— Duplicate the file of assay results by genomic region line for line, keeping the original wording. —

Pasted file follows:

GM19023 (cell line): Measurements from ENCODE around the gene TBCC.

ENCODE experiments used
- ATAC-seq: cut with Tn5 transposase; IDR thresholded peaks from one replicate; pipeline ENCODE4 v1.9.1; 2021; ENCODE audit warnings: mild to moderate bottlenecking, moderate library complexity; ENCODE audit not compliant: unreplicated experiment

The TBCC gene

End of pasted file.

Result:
GM19023 (cell line): Measurements from ENCODE around the gene TBCC.

ENCODE experiments used
- ATAC-seq: cut with Tn5 transposase; IDR thresholded peaks from one replicate; pipeline ENCODE4 v1.9.1; 2021; ENCODE audit warnings: mild to moderate bottlenecking, moderate library complexity; ENCODE audit not compliant: unreplicated experiment

The TBCC gene